NV Energy will propose allowing customers who already have solar panels or applied for them before the new year to keep more favorable rates for up to two decades, the company said in a statement as blowback over a recent rate hike continues.
The company announced its plan Monday, just after regulators at the Nevada Public Utilities Commission voted to further discuss the possibility of “grandfathering” existing customers into lower rates. NV Energy plans to submit its proposal Feb. 1, before a hearing that regulators scheduled for Feb. 8.
“A fair, stable and predictable cost environment is important to all of our customers,” said NV Energy CEO Paul Caudill, acknowledging that it was a difficult task to come up with solutions in the solar rate debate. “Our proposal seeks a balance for those who selected solar prior to the implementation of the new rules ordered by the (Public Utilities Commission) and those without solar.”
Under the plan, which would need commissioner approval, the more favorable rates would apply to more than 17,000 net metering customers who sell excess energy from their solar panels back to the utility. The lower rates would also covered customers who applied to start net metering before the commission ordered the rate change; more than 14,000 customers fall into that category.
The announcement came the same day that solar companies intensified the fight and filed a petition in hopes of taking the solar rate matter to the statewide ballot. Their proposal, which would need more than 55,000 signatures to go up for a vote, would go much further than NV Energy’s plan and allow both existing customers and an unlimited number of future customers to take advantage of old, more favorable rates.
“We’re grateful that NV Energy has recognized the importance of protecting the investments 17,000 Nevadans have already made in solar,” said Lyndon Rive, CEO of rooftop solar company SolarCity, which backs the petition. “However, it’s vital that the state fix the rules to allow all Nevadans to choose clean energy in the future.”
Rive also called on state lawmakers to convene a special session to address the matter — a long shot considering two-thirds of legislators would have to agree to call themselves into session, and all but one lawmaker voted in favor of the bill the referendum seeks to gut.
Debate over solar rates gained steam last spring, as Nevada approached a statutory cap on the amount of rooftop solar panel users who could participate in net metering.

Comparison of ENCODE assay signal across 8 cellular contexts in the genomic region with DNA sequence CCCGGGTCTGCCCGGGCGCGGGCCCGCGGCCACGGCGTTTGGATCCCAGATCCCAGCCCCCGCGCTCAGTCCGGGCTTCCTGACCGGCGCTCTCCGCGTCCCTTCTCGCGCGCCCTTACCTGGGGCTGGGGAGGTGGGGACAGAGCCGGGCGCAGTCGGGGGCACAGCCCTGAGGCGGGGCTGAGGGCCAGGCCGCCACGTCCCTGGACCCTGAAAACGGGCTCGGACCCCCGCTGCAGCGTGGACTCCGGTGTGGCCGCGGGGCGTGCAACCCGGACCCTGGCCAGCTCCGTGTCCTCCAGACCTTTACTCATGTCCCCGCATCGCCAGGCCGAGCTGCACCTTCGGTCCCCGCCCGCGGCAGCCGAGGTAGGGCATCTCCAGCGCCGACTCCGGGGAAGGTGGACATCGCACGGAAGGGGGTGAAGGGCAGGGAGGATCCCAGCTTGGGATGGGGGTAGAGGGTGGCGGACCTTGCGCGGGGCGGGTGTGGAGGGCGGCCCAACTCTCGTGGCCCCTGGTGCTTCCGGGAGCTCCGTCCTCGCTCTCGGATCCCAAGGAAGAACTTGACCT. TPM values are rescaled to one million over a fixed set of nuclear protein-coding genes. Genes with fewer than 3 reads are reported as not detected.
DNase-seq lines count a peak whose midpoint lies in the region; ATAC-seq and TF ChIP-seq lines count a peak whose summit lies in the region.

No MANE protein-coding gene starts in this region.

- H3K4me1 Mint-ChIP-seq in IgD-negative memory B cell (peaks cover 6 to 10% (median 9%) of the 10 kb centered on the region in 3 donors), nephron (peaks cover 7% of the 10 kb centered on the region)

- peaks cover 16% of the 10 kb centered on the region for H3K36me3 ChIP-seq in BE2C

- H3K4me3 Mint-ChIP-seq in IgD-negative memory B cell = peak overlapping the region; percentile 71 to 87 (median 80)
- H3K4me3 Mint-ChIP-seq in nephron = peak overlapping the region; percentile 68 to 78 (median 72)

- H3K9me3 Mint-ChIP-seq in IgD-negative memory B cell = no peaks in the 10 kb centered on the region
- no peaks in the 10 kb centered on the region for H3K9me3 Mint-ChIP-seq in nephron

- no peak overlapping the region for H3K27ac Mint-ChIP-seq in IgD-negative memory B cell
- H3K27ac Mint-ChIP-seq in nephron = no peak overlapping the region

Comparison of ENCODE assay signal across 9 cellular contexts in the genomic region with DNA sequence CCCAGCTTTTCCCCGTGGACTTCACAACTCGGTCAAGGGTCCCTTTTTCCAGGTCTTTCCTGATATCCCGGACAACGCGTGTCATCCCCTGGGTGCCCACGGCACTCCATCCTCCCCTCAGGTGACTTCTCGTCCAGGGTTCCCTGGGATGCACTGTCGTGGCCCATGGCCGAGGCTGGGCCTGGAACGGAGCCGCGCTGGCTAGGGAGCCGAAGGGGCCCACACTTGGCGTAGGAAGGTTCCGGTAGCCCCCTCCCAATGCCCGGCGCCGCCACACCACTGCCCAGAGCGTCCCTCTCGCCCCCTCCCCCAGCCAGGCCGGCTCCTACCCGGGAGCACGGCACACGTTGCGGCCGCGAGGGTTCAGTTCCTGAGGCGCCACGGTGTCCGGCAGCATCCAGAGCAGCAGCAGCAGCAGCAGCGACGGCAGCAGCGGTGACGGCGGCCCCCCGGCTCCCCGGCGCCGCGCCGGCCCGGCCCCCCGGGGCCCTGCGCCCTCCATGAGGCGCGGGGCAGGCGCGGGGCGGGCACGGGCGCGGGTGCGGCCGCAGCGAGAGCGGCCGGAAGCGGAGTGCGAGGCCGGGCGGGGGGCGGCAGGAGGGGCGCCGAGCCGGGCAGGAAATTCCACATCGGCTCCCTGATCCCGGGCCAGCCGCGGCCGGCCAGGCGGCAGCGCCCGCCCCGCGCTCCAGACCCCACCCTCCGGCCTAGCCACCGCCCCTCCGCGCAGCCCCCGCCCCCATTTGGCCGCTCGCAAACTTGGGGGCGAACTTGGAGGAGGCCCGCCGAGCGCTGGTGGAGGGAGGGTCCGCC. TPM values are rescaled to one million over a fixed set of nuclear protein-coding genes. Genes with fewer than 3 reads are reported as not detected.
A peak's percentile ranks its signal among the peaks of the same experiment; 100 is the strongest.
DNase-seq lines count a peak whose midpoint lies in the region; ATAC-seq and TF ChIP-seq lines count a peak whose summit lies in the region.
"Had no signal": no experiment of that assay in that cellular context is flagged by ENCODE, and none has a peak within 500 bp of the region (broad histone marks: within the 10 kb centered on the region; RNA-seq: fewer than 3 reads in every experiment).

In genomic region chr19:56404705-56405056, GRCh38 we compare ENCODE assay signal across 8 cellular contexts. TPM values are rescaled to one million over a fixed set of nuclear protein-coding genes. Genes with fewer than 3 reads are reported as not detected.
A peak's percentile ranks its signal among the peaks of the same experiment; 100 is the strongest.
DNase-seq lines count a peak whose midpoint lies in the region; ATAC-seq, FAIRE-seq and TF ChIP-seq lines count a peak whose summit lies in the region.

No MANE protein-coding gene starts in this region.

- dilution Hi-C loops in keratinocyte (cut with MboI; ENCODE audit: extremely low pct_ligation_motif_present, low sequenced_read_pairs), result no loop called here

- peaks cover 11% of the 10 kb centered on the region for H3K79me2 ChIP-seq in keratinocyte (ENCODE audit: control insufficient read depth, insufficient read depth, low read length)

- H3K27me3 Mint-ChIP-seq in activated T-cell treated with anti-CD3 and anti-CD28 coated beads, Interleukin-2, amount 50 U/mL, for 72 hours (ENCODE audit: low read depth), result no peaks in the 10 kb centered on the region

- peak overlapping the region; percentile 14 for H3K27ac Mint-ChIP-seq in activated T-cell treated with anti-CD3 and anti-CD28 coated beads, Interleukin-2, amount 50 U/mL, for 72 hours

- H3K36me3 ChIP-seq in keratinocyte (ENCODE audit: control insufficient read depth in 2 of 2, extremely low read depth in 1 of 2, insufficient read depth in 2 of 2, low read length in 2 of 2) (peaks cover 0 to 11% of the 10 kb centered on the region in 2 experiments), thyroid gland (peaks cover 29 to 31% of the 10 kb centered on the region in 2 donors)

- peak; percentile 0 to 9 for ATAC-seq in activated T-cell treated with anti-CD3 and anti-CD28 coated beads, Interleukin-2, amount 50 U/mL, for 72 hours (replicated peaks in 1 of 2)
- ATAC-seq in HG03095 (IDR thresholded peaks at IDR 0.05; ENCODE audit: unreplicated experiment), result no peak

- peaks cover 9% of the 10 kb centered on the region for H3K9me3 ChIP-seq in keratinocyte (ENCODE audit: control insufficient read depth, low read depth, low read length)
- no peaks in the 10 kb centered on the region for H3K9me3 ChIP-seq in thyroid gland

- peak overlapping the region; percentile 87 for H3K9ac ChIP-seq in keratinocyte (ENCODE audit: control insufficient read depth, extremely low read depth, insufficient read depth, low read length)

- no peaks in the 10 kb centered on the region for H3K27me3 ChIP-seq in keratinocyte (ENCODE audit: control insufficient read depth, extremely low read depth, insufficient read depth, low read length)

Nevada lawmakers ultimately passed a compromise bill that directed regulators to set new rates for customers that avoid any unreasonable cost-shifting.
Regulators approved new rates effective Jan. 1 that raise base charges for solar customers and reduce reimbursements for their excess power over the course of four years.
Commissioners said the rates will phase out subsidies that traditional customers pay to support solar customers, spread out the burden of maintaining electrical infrastructure and would better reflect the declining cost of solar energy. Rooftop solar companies, which sell or lease panels on the premise that customers will save enough on their energy bills to easily make payments on the panels, say the changes make their business model unworkable.
“The Public Utilities Commission’s rules have been taxing on the rooftop solar industry and have already cost the state nearly 1,000 jobs in less than a month, with more job losses likely on the way,” said former Nevada Gov. Robert List, a lobbyist for rooftop solar company SolarCity. “The rules fail the public the commission purports to represent, and are simply not reasonable, balanced policy.”
Many current solar customers have attended commission meetings saying they installed systems to help the environment and lower their energy bill but will now need to make payments for years longer to cover solar panel investments of $40,000 or more.
Republican state Sen. Patricia Farley, who led efforts to pass the solar bill that’s now being challenged, said solar companies helped vet the bill, testified in favor of it and thanked her for it. She said it was their right to change course, but said she was in favor of NV Energy’s latest proposal.
“I think we need a long-term policy on this,” she said. “We need to develop the solar industry but not at the expense of the ratepayers. Multi-billion dollar companies trying to force their profit agenda is probably not the best way to go.”